"Between Parentheses, which has been adroitly translated by Natasha Wimmer, covers a lot of acreage. There are crunchy bits of autobiography, political laments, disquisitions on food and soccer and women and exile and keeping airplanes afloat with your mind." -- Dwight Garner, The NY Times
Roberto Bolaño, is one of the greatest South American authors of our generation, who gained a widespread reputation in Latin literature with his novel, "The Savage Detectives". He was the most dominant and controversial figure to have emerged since the early 1960s, due to the way his novels impend over the past half-century of Latin American fiction. A lover and a fighter, he demonstrates how the boasting Bolaño could invoke in oration and squabble loudly at the same time. In Bolaño's bewildering novel, an exuberant, and wildly inventive fictitious narrative, he declared, "There is a time for reciting poems, and a time for fists." His intellectual thought, and debating fists, in nonfiction prose, mostly from his daily contributions in Newspapers, are gathered here for the first time. These seemed to be the odd jobs and 'left-handed journalism' that filled "Between Parentheses."
Between Parentheses brings about most of the published newspaper columns and articles written during the last five years of his life, as well as the texts of some of his speeches and talks. As the book's editor Ignacio Echevarría remarks in his introduction, the pieces provide a kind of fragmented autobiography, a personal survey attempting to describe the writer. Bolaño's career as a nonfiction writer began suddenly in 1998, just five year before his death, when he became famous for his fiction hit, The Savage Detectives. He became in demand overnight, for articles as well as speeches, taking to the new vocation without hesitation. While exhibiting a lack of reverence, ill temper, and intolerably stubbornness, Bolaño could also be tender as well as a fierce advocate, for his heroes and favorite writers, whose books he promoted forcefully. A demanding critic, he argued for courage, and lived up to his own demands of total creativity.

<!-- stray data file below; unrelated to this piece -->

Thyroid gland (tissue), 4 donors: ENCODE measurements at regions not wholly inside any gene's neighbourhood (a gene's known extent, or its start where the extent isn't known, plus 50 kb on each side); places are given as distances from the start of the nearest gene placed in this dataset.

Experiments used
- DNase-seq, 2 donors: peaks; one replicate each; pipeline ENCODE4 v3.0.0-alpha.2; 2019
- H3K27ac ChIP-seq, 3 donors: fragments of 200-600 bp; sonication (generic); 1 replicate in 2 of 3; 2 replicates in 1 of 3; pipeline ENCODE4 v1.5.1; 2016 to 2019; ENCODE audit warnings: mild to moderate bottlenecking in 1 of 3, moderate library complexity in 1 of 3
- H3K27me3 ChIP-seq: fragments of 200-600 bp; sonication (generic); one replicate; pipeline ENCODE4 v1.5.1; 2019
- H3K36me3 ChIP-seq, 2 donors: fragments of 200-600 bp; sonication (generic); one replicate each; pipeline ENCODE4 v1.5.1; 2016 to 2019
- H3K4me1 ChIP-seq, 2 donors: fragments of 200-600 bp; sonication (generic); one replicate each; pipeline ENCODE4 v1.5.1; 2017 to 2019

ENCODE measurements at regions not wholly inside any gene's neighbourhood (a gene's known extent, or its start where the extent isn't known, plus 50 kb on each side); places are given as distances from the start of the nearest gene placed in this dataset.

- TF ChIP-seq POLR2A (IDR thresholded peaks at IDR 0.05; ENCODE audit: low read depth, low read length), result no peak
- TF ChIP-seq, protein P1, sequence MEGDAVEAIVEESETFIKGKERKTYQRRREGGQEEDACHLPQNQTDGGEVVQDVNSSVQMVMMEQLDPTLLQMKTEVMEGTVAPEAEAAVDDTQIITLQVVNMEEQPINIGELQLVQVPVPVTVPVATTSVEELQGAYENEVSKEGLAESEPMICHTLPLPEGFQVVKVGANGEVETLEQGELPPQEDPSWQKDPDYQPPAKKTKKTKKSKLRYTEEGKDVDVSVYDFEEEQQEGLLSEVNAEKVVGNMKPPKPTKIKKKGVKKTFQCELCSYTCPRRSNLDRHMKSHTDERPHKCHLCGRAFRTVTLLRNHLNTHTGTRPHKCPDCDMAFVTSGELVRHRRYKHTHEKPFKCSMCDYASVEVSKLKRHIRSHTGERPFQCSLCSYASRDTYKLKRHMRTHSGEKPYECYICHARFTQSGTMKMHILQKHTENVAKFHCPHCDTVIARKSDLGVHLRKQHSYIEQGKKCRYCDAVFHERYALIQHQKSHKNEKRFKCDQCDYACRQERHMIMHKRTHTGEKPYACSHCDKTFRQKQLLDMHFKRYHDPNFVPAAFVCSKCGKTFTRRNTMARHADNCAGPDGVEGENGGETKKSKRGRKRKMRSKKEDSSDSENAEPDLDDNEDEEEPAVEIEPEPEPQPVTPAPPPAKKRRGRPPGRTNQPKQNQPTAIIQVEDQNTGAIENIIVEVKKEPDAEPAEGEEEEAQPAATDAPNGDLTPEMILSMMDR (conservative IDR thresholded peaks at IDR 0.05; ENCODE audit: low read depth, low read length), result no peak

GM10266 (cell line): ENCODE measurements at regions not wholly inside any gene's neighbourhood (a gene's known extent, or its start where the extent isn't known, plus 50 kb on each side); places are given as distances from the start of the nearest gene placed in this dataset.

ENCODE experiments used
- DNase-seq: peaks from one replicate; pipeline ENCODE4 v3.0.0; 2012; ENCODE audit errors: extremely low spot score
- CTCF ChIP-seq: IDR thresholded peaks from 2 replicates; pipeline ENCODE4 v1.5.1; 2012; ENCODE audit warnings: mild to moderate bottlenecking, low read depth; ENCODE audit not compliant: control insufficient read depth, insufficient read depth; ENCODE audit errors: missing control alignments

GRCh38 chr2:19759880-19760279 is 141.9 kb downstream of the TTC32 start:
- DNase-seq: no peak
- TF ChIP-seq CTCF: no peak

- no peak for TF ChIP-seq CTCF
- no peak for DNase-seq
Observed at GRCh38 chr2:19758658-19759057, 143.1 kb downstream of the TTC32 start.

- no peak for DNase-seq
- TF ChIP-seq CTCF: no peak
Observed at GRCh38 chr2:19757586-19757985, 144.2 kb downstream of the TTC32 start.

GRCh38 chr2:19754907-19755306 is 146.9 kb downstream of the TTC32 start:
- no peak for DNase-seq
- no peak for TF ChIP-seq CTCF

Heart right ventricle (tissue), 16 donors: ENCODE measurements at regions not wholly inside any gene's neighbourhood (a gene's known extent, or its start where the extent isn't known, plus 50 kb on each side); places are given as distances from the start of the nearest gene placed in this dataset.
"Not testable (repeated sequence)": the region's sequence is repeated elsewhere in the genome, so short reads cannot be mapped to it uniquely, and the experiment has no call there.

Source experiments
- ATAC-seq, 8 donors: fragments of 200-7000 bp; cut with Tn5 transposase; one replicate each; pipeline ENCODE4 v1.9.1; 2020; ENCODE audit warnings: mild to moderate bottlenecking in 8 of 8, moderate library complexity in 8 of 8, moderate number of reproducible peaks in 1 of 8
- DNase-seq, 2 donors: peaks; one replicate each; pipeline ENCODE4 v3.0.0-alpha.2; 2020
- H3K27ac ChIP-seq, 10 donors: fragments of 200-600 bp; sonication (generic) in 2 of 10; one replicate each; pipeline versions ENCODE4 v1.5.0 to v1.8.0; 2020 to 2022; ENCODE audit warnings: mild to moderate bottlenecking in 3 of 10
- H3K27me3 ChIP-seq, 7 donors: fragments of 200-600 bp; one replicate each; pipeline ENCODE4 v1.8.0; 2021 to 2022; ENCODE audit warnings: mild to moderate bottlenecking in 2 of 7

The admirable book title is Bolaño's own pick for his daily column, wrote for the Chilean newspaper 'Las Últimas Noticias'. Despite the discursive topics, political laments, discourses on food, soccer, and women, a unified tone permanently exists throughout the book, a Bolaño' distinctive tone, at once romantic, profound and cynical. 'The Nation's' Marcela Valdes says that she hears Bolaño's real voice echo out of the pages of "Between Parentheses." All the same, the book adds little, if any, to interpret Roberto Bolaño, it helps to puzzle critics even further. He shares much of himself in 'Between Parentheses', despite its claims to truth, or reality, is however a part of Bolaño's maze, "a maze by turns dark or illuminating, tragic or comic, and stark and enriching. Most of all, this maze is a strange joy to get lost in," is what the witty reviewer eventually concludes.